Zucchini and ricotta stuffed pasta shells

Conchiglioni con ricotta e zucchine

The June 2011 issue of OLIVE magazine, featuring (among other stuff) simple Italian cuisine, was a godsend when planning my weekend menu. I was looking for something vegetarian, and those pasta shells were perfect for some gluten-loaded fun.

I followed the recipe almost to the t – almost because I had some shallot to go into the tomato sauce, added a bay leaf, a tiny sprinkle of red pepper flakes, and a splash of balsamic vinegar, but other than that I stayed true to these directions:

Stuffed & baked ricotta shells

Serves 2
adapted from OLIVE magazine, June 2011
olive oil
2 garlic clove, crushed
1x400g tin chopped tomatoes
20 (about 200g) giant pasta shells
500 g courgettes (zucchini), topped, tailed and grated
1/2 lemon, zested
100 g ricotta
50 g parmesan, grated
(salt and pepper)

1. Heat 1 tbsp olive oil in a pan. Add half the garlic, cook for a minute then add tomatoes. Simmer for 10-15 minutes until thickened.

2. Cook the giant shells until almost tender. You want to slightly undercook them as you’ll be baking them again later. Drain, rinse under cold water then drain completely.

3. Heat another tbsp of oil in a large frying pan, add the rest of the garlic and the courgettes. It looks like a huge amount of courgette at the start, but it really wilts down. Cook for 10-15 minutes until the courgettes have reduced and all the liquid has cooked off. Cool then stir in the ricotta and zest and half the parmesan. Season well.

4. Heat the oven to 190C/fan 170C/gas 5. Spoon the tomato sauce into the bottom of a shallow ovenproof baking dish. Stuff a spoonful of courgette mix into each shell then sit in the sauce in rows. Sprinkle over the rest of the parmesan. Bake for 20- 25 minutes until bubbling and golden.

Since I wasn’t sure my conchiglie rigati by DeCecco were the right size, I cooked about 25 of them, eyeballing they would fit into my casserole dish so-so. I ended up with 23 filled shells, and while we could have easily downed all of the dish between the two of us, we opted for a dessert instead, so I’d say the recipe makes 2-3 servings – we had one normal-sized portion left.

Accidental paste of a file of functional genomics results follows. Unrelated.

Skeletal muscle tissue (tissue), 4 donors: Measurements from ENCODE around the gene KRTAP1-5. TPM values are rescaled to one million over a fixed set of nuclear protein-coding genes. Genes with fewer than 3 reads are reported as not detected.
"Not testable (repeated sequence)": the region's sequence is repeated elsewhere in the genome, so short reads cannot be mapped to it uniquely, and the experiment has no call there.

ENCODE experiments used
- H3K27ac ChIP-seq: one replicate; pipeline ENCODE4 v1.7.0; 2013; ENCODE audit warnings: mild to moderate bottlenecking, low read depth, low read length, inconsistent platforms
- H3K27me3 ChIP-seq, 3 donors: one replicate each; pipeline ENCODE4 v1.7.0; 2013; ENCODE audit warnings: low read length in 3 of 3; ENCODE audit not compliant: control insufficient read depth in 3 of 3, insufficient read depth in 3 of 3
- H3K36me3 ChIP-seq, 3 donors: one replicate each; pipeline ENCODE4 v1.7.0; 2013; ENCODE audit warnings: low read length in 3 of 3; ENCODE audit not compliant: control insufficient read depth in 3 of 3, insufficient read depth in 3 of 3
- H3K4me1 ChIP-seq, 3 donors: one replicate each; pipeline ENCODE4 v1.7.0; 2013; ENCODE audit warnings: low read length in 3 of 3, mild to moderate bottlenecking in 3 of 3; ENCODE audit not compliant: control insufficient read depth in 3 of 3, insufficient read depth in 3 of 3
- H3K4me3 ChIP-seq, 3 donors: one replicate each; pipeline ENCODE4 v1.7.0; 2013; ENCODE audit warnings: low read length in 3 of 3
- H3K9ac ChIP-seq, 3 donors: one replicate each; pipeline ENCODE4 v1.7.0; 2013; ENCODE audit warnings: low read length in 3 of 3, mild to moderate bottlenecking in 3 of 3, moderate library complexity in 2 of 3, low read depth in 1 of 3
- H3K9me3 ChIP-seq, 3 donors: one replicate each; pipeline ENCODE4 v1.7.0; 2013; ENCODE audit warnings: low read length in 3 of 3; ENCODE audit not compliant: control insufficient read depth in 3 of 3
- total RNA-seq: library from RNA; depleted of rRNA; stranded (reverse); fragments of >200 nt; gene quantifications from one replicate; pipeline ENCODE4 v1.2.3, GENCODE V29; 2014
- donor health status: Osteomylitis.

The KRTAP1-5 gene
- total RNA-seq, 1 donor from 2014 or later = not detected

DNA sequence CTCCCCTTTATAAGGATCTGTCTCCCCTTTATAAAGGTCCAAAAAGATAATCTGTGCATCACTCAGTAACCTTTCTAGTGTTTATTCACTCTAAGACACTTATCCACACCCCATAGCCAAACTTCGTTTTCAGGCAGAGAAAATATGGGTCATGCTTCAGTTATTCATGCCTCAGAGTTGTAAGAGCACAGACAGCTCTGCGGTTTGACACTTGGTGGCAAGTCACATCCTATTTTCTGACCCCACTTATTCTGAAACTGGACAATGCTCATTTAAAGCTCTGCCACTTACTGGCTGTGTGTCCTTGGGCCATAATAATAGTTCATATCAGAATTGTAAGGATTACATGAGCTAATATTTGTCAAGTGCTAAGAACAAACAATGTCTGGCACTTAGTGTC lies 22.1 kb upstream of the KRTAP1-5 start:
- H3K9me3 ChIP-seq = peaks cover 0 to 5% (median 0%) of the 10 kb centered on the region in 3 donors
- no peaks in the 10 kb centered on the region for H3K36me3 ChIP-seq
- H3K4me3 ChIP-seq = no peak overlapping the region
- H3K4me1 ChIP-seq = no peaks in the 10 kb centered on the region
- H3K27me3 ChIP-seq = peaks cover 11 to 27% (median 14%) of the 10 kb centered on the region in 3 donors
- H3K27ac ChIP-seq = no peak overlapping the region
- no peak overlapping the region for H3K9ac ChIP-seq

The combination of lemon, zucchini and ricotta is very nicely balanced by the tomato sauce. Delicious!

A keeper recipe, and worthy of being submitted to Presto Pasta Nights, hosted this week by Briciole.

The round-up of Presto Pasta Nights is now online at Briciole.

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8 Antworten

  1. zorra sagt:

    Mmmh in der Tat ein Rezept für meine Zucchinischwemme, wobei es zurzeit eine kleine Pause gibt.

  2. mel sagt:

    that looks deeelish! do you subscribe to olive or get the recipes from the web?

    • FoodFreak sagt:

      Mel, I have a subscription (on paper, old-fashioned) but you can find a lot of their recipes on the BBC Good Food site. Still waiting for the BBC to add OLIVE to the mags you can get on an iPad…

  3. Frau M. sagt:

    Erinnert mich sehr an http://snipurl.com/23kjcu – eines meiner Lieblingsrezepte seit vielen Jahren 🙂 Danke für die Erinnerung, kommt diese Woche auf den Speiseplan 🙂

  4. Sabine sagt:

    Das sieht ja grandios aus, ich sitze hier mit tropfendem Zahn, sobald meine Zucchini reif sind, wird das nachgemacht.

  5. Shelby sagt:

    This looks delicious! I love the browned top on the shells. I also love that it uses zucchini. I am always looking for recipes that call for it!

  6. Simona sagt:

    Your conchiglioni look beautiful. I can imagine it was hard to leave some in the pan. I would have probably skipped dessert 😉 Thank you so much for contributing to Presto Pasta Nights!

  7. baking yeast sagt:

    WOW just what I was looking for. Came here by searching for OLIVE magazine